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President Clinton, Democratic Lawmakers Unveil Plans to Extend Prescription Drug Benefits for Older AmericansAired May 10, 2000 - 2:40 p.m. ET
THIS IS A RUSH TRANSCRIPT. THIS COPY MAY NOT BE IN ITS FINAL FORM AND MAY BE UPDATED.
NATALIE ALLEN, CNN ANCHOR: Saying elderly Americans should not have to choose between pills and food, President Clinton and Democratic lawmakers are unveiling plans today to extend prescription drug benefits for older Americans.
We get more now from CNN's Gene Randall. He is at the White House -- Gene.
GENE RANDALL, CNN CORRESPONDENT: Natalie, citing the nation's flourishing economy, the president gave his backing to a prescription drug plan produced by House and senate Democrats. Key words used to describe the proposed benefit: optional, affordable and accessible.
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WILLIAM J. CLINTON, PRESIDENT OF THE UNITED STATES: For our seniors, prescription drugs are not a luxury, they can mean the difference between life and death, between years of anguish and years of fulfillment. At this time of historic prosperity and strength, there is absolutely no reason that we should force seniors to make a choice between their health, their food or their daily existence.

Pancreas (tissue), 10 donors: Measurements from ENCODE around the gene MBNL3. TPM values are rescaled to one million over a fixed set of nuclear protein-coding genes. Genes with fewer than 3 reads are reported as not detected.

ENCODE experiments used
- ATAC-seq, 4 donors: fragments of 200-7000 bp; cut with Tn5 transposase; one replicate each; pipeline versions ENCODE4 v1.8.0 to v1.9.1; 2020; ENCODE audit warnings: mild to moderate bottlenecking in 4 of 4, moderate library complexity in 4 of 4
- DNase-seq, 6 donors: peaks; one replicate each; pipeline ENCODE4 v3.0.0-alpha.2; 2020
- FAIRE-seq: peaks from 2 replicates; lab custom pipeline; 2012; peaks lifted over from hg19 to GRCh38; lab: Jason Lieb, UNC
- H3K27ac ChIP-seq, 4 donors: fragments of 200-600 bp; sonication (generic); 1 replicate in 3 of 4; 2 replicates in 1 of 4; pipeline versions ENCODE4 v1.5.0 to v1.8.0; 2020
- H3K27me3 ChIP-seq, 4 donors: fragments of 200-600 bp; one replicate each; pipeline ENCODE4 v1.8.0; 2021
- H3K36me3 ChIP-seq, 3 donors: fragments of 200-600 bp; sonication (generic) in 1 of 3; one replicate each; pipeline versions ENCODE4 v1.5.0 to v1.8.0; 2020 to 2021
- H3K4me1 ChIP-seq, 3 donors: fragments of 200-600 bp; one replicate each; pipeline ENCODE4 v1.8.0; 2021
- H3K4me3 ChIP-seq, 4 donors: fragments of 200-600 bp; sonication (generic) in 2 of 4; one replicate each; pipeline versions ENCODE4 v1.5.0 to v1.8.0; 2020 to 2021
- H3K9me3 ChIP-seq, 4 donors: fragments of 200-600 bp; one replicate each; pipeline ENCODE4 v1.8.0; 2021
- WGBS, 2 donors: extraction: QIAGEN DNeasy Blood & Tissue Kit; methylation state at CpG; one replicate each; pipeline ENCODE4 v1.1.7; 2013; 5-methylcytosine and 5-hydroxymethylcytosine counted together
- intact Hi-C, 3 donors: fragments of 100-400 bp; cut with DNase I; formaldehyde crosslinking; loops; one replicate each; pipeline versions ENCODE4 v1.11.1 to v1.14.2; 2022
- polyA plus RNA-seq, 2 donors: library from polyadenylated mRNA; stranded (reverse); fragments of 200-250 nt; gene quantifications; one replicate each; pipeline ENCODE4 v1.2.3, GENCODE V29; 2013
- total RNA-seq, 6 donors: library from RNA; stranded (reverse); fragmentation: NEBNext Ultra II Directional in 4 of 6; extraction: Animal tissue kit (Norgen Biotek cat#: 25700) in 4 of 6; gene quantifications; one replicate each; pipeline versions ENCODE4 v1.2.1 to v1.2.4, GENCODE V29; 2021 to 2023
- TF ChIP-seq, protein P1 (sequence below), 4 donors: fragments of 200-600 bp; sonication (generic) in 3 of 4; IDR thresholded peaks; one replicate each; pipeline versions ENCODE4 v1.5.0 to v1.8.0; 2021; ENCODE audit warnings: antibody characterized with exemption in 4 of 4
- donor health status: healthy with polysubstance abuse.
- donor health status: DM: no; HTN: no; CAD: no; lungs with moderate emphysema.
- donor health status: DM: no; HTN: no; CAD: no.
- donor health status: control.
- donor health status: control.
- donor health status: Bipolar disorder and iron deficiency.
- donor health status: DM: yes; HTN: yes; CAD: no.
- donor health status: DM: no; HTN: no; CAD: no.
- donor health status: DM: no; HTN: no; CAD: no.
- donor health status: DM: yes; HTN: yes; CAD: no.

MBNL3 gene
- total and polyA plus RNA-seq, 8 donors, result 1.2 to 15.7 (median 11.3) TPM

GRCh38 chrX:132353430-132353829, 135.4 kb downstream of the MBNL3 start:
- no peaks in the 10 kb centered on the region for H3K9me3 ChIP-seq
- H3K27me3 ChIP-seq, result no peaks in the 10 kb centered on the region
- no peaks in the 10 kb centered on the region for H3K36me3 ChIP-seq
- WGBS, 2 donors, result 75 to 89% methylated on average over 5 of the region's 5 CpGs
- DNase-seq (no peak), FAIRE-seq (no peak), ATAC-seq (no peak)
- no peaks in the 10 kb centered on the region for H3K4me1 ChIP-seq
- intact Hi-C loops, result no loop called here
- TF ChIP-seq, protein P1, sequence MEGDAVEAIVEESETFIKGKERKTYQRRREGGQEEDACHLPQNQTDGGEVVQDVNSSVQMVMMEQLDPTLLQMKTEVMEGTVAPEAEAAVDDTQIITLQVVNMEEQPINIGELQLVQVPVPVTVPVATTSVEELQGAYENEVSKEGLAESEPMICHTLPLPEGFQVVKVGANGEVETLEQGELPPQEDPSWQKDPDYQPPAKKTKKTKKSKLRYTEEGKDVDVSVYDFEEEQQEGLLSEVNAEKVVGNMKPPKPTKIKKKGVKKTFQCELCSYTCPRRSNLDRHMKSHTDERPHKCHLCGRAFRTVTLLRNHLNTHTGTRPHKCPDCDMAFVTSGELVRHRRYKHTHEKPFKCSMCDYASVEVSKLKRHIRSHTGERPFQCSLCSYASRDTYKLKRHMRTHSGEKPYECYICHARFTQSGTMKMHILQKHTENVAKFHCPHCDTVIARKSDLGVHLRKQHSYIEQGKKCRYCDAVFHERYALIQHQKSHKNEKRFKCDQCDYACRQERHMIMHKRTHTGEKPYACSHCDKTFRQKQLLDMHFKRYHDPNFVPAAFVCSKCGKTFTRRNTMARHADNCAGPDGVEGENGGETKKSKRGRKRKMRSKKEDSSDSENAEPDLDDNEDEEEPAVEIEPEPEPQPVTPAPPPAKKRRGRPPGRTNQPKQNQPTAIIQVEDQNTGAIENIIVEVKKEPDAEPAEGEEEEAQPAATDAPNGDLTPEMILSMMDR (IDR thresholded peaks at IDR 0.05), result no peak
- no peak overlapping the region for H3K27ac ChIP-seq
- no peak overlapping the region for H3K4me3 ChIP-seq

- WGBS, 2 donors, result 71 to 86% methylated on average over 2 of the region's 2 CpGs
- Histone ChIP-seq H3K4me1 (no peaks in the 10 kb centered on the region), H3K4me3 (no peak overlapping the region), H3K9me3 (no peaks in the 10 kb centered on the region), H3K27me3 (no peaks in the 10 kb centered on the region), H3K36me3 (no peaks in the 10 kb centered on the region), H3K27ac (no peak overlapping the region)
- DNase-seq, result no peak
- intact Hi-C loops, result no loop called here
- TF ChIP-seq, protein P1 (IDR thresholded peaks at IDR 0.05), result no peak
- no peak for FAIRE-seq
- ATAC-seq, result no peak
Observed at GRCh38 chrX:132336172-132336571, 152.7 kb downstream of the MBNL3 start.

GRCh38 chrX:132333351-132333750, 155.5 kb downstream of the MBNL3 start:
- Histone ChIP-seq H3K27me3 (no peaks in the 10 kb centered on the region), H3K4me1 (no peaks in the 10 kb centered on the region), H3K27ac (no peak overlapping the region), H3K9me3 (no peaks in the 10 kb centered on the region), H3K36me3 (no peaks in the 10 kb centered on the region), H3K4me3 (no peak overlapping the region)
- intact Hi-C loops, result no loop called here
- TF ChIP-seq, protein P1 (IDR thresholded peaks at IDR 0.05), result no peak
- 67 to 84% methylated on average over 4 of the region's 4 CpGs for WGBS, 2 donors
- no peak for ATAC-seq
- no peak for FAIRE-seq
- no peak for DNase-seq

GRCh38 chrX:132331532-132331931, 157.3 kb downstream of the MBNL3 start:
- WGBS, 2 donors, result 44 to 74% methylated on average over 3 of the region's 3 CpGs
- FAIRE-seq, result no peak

RANDALL: Premiums for those who choose to take part in the plan, including Medicare recipients, would begin at $26 a month. For that, the government would pay half the cost of their prescription medications with a first-year cap of $2000, moving up to $5000 in 2009.
Mr. Clinton also promised budget cash for seniors to deal with catastrophic coverage. Estimated cost of the Democratic plan, $200 billion over 10 years.
The president is appealing for Republican support, but Senate Majority Leader Trent Lott says, it is too serious an issue for what he suggests is election-year politics.
Gene Randall, CNN, the White House.
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